The exuberance of crane dances surges as they get closer and closer to their nesting area, and starts  culminating in sex. Inexperience may make their first nestings unsuccessful, and crane pairs occasionally "divorce" after losing eggs or chicks, but with age and experience, each pair's success grows.

Both parents develop a brood patch on each side of their sternum, ideal for incubating the normal clutch of two eggs, laid 2 days apart. Both parents divide incubation duties equally during daylight hours, but the female incubates by night as her larger mate guards her. Cranes grow increasingly attentive to their nest and chicks as they themselves mature.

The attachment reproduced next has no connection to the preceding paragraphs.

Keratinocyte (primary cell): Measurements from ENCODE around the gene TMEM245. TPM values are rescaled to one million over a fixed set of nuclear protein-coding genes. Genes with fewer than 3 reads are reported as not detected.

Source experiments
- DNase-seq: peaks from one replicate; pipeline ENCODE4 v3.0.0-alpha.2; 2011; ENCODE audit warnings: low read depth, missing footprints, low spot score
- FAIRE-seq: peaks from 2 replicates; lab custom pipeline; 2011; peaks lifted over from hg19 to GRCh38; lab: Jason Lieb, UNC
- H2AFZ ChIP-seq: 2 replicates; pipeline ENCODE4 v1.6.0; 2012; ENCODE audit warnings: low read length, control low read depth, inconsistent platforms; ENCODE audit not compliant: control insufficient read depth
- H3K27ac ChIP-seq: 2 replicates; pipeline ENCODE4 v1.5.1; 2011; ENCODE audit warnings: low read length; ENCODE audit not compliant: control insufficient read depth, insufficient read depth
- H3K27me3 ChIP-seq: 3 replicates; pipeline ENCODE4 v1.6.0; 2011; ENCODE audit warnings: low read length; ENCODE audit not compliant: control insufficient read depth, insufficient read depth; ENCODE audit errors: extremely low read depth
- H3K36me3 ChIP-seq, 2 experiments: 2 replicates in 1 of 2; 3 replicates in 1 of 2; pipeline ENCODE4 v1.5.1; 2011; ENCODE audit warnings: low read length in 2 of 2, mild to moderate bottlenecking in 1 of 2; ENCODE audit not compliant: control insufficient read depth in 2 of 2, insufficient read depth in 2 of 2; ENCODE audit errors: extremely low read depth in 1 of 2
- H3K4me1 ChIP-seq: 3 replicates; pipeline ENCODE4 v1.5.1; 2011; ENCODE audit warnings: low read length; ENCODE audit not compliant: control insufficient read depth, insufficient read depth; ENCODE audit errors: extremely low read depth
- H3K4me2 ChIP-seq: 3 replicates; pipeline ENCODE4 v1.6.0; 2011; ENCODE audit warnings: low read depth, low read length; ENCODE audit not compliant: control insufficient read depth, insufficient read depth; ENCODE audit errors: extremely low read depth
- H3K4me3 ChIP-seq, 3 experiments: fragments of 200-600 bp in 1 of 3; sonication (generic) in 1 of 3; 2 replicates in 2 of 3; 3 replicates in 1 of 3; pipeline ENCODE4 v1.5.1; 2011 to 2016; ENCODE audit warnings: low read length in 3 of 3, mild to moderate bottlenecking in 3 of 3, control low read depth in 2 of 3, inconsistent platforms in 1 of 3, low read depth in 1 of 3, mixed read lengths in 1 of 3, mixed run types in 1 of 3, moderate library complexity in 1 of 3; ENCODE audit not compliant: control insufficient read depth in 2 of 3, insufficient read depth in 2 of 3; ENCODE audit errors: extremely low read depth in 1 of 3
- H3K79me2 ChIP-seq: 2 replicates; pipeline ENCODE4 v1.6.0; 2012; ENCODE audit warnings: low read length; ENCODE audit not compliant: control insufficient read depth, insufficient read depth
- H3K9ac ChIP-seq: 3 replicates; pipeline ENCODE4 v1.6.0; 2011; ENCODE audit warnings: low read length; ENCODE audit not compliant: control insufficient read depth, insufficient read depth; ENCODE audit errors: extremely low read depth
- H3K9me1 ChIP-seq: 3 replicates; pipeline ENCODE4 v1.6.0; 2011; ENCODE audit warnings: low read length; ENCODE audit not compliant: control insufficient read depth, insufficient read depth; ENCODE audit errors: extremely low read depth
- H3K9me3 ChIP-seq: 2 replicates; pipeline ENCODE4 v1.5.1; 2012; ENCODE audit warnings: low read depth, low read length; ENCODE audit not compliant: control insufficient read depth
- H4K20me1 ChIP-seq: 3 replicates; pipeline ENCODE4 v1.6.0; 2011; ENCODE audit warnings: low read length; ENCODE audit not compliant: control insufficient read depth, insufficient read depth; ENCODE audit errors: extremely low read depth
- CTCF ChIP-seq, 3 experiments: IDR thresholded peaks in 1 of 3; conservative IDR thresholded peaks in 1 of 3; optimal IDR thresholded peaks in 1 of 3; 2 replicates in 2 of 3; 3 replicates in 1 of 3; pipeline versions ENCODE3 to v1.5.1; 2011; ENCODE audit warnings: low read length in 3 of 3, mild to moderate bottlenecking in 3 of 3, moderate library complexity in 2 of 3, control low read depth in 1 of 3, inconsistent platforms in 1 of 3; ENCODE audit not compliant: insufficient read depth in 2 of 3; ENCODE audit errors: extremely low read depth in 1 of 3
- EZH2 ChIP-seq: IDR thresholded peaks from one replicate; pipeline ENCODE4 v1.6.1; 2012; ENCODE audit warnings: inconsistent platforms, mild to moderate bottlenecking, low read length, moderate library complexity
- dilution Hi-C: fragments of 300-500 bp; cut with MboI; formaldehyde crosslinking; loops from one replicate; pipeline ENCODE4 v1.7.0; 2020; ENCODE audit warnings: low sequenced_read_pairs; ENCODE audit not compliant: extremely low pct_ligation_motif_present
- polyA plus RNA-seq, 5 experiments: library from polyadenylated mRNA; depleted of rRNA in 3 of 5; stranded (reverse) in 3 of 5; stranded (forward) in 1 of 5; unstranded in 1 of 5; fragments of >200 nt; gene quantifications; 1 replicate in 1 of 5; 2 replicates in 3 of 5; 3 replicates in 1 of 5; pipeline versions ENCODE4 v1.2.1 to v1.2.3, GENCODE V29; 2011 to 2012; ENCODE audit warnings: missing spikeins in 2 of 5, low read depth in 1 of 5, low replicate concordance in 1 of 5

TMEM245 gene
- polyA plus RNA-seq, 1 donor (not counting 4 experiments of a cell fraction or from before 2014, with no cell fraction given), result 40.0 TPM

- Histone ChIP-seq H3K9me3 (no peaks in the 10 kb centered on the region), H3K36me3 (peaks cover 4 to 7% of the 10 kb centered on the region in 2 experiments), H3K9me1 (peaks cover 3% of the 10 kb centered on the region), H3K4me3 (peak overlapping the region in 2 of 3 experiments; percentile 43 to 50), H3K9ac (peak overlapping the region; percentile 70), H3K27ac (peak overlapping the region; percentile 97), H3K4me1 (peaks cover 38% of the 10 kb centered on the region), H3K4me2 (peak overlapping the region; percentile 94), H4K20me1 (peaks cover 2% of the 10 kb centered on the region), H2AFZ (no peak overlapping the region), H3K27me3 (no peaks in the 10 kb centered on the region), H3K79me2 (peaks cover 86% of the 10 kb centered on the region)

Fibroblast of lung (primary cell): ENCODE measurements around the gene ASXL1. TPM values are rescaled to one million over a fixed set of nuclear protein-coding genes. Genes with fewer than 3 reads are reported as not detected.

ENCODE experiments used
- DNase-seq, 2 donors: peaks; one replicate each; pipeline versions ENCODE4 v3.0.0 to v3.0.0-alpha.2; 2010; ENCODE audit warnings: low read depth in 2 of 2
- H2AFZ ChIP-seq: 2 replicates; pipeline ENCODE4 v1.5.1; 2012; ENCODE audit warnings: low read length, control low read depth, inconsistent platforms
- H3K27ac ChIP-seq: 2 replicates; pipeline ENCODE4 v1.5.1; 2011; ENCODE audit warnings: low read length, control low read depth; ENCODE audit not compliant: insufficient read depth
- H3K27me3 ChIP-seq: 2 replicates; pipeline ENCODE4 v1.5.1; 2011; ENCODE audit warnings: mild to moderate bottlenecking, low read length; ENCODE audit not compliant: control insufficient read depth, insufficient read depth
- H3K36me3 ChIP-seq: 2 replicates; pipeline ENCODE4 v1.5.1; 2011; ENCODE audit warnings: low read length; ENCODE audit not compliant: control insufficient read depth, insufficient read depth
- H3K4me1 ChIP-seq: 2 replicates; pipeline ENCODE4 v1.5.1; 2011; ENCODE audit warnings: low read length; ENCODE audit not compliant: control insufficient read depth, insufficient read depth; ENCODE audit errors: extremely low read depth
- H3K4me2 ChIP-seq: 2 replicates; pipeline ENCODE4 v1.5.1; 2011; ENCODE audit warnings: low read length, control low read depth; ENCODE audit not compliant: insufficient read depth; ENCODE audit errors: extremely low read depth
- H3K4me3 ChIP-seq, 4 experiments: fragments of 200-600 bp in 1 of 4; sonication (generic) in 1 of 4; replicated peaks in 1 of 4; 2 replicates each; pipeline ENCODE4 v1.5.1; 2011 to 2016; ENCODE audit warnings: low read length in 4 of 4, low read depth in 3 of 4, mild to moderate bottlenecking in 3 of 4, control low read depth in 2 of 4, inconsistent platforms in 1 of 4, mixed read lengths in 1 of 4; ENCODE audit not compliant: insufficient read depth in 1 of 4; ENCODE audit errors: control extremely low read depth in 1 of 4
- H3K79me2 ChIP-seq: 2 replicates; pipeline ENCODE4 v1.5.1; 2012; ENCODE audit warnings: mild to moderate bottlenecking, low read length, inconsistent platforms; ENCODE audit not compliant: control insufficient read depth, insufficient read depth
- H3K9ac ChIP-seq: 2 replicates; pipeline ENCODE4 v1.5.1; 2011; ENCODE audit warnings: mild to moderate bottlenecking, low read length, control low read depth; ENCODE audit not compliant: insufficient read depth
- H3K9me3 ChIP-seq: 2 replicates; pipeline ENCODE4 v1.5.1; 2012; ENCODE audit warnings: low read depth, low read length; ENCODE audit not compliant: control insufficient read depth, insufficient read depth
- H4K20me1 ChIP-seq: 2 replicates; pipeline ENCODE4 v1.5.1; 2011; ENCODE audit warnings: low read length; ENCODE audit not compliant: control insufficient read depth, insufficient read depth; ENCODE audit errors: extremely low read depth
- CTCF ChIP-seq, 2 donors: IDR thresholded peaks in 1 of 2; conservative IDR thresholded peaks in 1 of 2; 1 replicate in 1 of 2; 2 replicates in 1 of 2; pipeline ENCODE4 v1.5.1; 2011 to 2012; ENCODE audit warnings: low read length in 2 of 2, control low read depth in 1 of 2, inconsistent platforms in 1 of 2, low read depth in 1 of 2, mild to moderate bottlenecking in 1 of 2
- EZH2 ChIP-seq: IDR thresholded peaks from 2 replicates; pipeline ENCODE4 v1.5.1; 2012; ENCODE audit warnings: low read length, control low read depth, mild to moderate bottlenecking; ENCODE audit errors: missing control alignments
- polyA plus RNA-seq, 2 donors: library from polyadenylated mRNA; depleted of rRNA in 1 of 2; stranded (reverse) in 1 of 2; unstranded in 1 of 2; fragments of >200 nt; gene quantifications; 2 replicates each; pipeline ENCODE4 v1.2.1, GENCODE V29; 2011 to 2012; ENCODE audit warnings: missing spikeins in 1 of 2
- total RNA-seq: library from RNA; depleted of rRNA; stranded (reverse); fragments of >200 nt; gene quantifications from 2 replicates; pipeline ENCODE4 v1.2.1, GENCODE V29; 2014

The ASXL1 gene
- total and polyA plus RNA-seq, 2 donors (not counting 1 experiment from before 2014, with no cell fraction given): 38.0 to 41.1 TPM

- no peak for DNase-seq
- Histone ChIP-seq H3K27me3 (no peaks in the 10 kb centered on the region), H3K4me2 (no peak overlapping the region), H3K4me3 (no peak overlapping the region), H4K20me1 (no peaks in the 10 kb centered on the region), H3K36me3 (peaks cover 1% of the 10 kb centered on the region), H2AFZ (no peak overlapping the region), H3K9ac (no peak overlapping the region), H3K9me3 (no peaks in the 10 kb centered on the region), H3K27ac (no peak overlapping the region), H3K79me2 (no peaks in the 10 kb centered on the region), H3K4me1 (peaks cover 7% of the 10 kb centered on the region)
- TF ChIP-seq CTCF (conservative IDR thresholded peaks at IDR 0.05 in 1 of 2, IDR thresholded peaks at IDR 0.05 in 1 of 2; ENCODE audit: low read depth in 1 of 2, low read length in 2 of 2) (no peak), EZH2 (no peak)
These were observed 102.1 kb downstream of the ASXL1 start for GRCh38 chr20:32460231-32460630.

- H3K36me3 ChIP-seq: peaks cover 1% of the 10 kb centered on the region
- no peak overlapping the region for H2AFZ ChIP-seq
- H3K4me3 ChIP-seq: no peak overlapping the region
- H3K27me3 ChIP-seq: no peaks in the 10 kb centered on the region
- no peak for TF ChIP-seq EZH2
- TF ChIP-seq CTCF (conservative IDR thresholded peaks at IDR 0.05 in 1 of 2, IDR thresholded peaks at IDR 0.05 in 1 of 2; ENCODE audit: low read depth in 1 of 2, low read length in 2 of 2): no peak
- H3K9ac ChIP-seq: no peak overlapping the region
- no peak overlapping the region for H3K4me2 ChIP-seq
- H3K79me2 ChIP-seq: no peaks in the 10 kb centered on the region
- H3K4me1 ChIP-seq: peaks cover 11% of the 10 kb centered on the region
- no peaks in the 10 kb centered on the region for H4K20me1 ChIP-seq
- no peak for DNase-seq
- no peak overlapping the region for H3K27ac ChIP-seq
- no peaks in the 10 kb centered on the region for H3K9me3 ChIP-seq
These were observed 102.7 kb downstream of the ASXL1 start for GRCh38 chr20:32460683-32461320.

It takes a full month for the eggs to hatch, normally a day apart. Within 8 hours or so of hatching, a "colt" can both walk and swim. If nothing disturbs the parents, they'll keep incubating the remaining egg and caring for the colt near the nest, but predators or human disturbance may make them flee before the second egg hatches.

The female hunkers on the ground to brood the chicks, which sometimes climb on her warm back between her wings and sometimes huddle under her wings. Brooding is fairly constant in cold conditions when the chicks are tiny, but by the time they're three weeks old, they receive very little brooding.